November 26, 1803
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Aug 30, 1803 Sep 30, 1806

November 26, 1803


Set out this morning at half after six.    (1) throughout the whole of this course the land lys high on the Stad. qtr. and soon becomes low on the Lard. and continues so to the end of the course, on the Stard. the land rises into a fine bold looking range of hills 250 feet high which run parallel with the river—    (2) Oposite to this stone quarry, is the upper point of hat [hot?] Island, [1] a small Island, of an oval form about the center of the river, the chanel being near lard. shore; came too at a stone bar a little above the rock and took Meridian Altd. of ☉'s L. L.    found it 63° 34' —"    Error of sextant as usual    this observation may be depended on for it's accuraacy to a single secd.    the hills now are near the river on the Lard. and the land is low on the Stard. qutr.—    there is a range of hills which run near, and pralle to the river on Lard. qutr. quite to Cape St. Combs[2]    The river from the Grand Tower upwards bears N. 5 W.    below it bears—S 20 E.    the extreem of the bason S. 30 W.    The sugarloaf point or nobb— [3] S. 25 E.    Hight of rock which forms the grand Tower is—92 Ft.—    On the W. side and about 25 feet up this rock is a small cavern—    the rock is limestone & the same quality of the clifts heretofore discribed (i e) intermixed with a considerable portion of Flint stone. When the river is high the courent setts in with great violence on the W. side of this rock and being confined on that by a range of high hills is drven with much impetuosity through a narrow channel fromed by the rock which composes this rock, and one which forms the base of the Sugar-loaf point, this courent meets the other portion of the river which runs E. of the Tower and on the Tower side in an obtuse angle; these strong courants thus meeting each other form an immence and dangerous whirlpool which no boat dare approach in that state of the water; the counter courent driving with great force against the E. side of the rock would instandly dash them to attoms and the whirlpool would as quickly take them to the botom. In the present state of the water there no danger in approaching it    I asscend it yesterday evening & measured the hight of it by a cord on the S. E. point, from whence I also took the bearings of the river bason &c. as above noticed.    the passage through this difficult pass of the Mississippi in high water is on the E. side of the river to the point which it forms on that side with the high-land where stands a large rock, thence across the river above the Tower to the Lard. shoar; but in low water the nearest and most convenient passage is the rout we took close arond the E. side of the G. Tower.—    A ridge of Hills 200 feet high make across the river at this place; and the Gd. Tower as well as the sugarloaf point, as also a rock detached from both these and likewise the hills, another side of the bason all appear once to have formed a part of the range of hills which cross the Mississippi at this place, and which in the course of time have been broken down by the river—    the last mentioned rock is detached from the hills about 400 yards, and about 300 from the Sugar loaf point; the rock thus detatched measures 120 yards in circumpherence at it's base, and is 40 feet in hight perpendicular; it's sides show the water marks, and is so steep there is no possibility of ascending it without artificial aid.— There is a most beautifull and commanding view from the summit of the sugarloaf point; it commands the top of the grand Tower about 60 feet and overlooks the low surrounding country: the view of the river above is particularly beautifull; as well as the rang of hills which appear to the E. & stretching from the river below; from S. to N.—    (1) this Creek is not very considerable but may be recconed 10 or 12 miles in length, no name.—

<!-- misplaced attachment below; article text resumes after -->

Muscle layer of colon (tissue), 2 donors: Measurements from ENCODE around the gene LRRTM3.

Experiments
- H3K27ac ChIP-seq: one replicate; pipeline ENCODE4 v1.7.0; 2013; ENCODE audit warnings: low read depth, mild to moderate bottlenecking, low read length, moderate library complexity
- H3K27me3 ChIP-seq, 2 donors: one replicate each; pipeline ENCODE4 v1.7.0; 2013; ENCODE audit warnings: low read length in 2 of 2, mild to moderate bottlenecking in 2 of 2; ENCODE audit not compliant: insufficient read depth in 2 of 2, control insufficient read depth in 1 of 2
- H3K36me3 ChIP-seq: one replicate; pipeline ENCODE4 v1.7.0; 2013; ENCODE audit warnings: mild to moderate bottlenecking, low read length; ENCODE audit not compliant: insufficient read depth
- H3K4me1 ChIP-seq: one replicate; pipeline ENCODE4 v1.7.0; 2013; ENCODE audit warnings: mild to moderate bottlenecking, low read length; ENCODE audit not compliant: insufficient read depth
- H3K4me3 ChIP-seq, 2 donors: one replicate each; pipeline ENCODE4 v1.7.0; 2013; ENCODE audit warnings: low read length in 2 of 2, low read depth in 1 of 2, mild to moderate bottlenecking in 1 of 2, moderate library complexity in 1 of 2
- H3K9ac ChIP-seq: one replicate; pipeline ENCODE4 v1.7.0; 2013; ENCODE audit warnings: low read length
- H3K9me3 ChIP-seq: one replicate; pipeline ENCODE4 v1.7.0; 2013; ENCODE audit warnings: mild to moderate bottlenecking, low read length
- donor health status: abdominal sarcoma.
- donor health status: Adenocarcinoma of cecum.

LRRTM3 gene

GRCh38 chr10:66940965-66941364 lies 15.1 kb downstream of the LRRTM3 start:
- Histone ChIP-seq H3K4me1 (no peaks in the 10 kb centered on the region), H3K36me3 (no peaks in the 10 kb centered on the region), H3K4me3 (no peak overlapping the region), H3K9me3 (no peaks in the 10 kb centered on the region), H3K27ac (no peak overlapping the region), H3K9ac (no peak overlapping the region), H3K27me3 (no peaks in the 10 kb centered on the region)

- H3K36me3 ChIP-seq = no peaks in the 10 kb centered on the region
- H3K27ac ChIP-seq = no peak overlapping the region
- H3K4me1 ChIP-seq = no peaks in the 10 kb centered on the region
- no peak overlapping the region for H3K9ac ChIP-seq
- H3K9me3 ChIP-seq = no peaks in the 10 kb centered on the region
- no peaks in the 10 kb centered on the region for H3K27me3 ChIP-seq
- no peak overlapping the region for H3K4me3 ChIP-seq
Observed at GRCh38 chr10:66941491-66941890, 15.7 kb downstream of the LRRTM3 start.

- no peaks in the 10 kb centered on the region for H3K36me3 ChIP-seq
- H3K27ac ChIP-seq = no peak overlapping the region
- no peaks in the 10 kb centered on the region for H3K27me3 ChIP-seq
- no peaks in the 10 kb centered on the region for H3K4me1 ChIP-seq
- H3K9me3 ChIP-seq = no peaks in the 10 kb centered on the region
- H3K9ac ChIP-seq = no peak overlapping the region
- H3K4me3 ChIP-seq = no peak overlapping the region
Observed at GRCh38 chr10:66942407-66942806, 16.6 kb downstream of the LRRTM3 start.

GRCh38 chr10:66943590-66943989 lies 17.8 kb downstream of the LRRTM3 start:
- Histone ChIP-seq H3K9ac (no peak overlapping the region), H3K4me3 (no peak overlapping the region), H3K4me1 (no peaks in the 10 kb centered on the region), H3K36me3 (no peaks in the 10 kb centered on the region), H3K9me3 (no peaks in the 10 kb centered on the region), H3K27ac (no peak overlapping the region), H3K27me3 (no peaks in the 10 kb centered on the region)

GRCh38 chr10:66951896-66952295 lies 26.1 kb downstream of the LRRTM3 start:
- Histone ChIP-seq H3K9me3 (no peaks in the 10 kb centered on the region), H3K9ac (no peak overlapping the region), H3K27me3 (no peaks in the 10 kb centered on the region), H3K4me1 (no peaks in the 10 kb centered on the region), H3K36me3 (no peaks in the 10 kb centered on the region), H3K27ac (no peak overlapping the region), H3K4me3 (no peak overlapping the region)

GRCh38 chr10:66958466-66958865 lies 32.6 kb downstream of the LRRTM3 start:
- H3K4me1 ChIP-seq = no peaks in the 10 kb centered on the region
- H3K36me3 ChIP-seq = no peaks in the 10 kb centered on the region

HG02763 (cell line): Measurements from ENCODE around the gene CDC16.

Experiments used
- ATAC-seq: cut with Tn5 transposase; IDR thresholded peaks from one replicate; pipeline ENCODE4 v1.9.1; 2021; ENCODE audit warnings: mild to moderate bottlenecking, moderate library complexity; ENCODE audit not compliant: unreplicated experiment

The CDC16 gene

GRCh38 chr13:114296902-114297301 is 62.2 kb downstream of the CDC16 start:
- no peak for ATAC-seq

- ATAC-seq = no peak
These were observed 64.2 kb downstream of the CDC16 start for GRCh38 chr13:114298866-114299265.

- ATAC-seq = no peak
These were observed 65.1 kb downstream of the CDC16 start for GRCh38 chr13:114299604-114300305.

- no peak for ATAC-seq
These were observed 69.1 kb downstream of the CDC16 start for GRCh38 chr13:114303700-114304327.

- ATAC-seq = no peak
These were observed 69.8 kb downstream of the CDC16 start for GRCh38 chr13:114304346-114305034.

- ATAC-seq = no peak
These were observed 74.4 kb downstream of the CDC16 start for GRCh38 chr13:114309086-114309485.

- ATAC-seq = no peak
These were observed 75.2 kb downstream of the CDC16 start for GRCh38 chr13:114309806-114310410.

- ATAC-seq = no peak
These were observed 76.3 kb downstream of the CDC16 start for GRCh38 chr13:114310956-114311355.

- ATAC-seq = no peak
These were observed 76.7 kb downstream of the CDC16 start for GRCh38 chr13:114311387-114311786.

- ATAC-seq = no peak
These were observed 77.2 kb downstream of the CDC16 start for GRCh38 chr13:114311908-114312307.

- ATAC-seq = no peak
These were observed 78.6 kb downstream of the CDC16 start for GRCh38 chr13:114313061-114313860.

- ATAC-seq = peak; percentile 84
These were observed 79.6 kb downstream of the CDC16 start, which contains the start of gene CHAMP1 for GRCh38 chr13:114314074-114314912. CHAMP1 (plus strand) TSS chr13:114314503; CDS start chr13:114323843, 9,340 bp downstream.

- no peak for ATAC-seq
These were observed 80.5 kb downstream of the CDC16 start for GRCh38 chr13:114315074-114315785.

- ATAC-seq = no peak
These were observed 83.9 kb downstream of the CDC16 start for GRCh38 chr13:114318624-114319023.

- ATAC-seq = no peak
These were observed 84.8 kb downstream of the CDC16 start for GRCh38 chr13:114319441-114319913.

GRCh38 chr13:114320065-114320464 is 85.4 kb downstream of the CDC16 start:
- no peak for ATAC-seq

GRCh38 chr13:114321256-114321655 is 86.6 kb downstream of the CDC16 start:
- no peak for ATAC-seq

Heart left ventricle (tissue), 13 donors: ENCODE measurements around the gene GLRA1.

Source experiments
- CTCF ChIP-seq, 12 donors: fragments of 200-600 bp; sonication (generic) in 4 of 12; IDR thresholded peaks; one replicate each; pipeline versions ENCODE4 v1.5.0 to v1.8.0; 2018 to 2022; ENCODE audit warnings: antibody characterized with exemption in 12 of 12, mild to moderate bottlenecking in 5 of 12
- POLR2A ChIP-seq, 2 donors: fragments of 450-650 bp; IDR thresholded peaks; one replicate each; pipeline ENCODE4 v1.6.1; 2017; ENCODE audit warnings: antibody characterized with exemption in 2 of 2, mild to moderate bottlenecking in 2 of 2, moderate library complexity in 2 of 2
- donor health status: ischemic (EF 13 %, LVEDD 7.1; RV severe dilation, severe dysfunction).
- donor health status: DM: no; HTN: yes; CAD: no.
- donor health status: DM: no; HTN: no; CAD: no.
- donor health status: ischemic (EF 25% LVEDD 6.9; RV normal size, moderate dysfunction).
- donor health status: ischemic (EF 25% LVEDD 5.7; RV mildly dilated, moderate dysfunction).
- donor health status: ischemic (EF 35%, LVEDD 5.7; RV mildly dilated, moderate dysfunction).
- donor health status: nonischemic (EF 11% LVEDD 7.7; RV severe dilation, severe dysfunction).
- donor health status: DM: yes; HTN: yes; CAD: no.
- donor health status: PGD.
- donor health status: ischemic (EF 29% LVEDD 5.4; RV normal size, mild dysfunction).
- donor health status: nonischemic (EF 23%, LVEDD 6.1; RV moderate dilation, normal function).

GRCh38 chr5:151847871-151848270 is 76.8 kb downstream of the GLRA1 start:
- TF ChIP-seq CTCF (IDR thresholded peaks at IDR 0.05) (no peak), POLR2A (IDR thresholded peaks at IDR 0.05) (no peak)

continuation of Note (2) this stone appears to possess excellent grit for grind stones; tho' the rock on the upper part of the hill is a lime stone such as appears common to those hills which border on the river, the country is high on the Lard qtr.

Novr. 26th
Couse Time distance references &
h m miles
N. 5  W. 2 40 4 ½ To Creek Stard. (1)
N. 70 W 1 20 1 ½ To grindstone quarry Lard (2)—
"  "  " 5 10 3 ¾ To uper point of small Inld. Lard qtr.—
"  "  " —20 —¼ To Lard. shore where we staid all night [4]
Total 9 30 10—

       Thos Lisbet    Blacksmith

Sext 42° 27 0"
qde 〈43 45〉  
  58° 33 00"
1. Cumings, 66, map 3, locates "Hot Island" a few miles north of the Grand Tower. Lewis's "a's" and "o's" are often indistinguishable. (back)
2. Cape Cinque Hommes, in Perry County, Missouri, near Cross Town. Quaife (MLJO), 66 n. 1. (back)
3. Shown on Atlas maps 3a and 3b. (back)
4. In Perry County, Missouri, less than ten miles above the Grand Tower. (back)
5. This material in Lewis's and Clark's hands is scattered over a small sheet in the Field Notes attached to the larger portion of document 2 (incorrectly shown as document 3 in Osgood). On the reverse of the document is Clark's map of the confluence of the Ohio and Mississippi rivers. Included is the date under which it is placed here, although the party had left Louisville some time before November 26. (back)